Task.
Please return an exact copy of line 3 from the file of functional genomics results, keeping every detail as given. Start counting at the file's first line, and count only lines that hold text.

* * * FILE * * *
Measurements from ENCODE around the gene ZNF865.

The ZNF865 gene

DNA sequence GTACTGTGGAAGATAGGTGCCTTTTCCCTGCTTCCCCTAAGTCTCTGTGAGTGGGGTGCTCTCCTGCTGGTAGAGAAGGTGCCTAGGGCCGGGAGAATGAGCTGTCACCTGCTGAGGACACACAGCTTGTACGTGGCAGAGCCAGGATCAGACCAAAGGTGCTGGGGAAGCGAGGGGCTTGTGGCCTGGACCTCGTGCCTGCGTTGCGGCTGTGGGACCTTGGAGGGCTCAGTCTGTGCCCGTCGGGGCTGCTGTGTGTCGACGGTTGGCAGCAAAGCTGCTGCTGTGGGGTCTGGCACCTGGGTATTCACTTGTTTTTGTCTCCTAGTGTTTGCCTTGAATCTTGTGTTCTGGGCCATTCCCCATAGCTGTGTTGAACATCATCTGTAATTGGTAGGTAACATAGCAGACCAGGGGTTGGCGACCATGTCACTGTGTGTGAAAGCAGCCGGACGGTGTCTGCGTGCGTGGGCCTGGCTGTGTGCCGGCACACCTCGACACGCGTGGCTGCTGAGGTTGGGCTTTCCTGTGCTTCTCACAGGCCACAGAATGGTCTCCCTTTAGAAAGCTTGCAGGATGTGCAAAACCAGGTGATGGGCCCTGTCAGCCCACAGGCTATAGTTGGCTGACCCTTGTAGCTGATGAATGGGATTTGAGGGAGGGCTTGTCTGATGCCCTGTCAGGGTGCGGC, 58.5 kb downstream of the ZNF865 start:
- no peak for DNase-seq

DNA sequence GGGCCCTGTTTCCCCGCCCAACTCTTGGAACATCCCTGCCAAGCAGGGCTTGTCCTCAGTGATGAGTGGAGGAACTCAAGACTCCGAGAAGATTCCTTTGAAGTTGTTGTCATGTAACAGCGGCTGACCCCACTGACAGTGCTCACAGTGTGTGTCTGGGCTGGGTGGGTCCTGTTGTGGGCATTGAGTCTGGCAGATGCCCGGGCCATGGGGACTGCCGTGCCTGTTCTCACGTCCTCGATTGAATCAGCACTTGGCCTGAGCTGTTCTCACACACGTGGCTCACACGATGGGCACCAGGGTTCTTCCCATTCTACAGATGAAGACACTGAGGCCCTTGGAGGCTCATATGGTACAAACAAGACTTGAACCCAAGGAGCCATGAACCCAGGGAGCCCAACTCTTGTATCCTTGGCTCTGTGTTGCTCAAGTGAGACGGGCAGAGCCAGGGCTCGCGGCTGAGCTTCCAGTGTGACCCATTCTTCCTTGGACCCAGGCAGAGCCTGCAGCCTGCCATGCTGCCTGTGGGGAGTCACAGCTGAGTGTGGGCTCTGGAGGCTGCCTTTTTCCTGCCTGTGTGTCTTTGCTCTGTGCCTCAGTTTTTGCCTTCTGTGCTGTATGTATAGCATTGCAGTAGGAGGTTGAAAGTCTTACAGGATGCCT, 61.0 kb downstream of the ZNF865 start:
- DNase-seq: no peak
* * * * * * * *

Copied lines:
DNA sequence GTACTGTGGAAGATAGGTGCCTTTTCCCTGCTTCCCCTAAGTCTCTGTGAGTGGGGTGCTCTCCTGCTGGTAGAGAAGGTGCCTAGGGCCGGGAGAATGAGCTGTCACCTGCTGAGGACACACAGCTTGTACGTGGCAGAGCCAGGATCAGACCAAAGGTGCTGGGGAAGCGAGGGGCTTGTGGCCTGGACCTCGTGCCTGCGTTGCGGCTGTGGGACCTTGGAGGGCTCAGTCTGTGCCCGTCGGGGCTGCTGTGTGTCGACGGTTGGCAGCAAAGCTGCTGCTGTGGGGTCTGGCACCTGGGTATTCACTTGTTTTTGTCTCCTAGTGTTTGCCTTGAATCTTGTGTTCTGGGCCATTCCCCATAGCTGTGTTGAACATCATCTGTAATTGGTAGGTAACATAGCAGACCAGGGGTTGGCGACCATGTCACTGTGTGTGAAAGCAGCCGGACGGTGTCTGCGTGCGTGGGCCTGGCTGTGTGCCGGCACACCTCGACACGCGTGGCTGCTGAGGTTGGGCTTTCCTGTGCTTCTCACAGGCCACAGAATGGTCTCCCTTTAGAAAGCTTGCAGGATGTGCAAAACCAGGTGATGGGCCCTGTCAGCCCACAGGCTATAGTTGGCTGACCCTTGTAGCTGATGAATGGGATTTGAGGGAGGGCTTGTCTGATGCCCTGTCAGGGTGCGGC, 58.5 kb downstream of the ZNF865 start: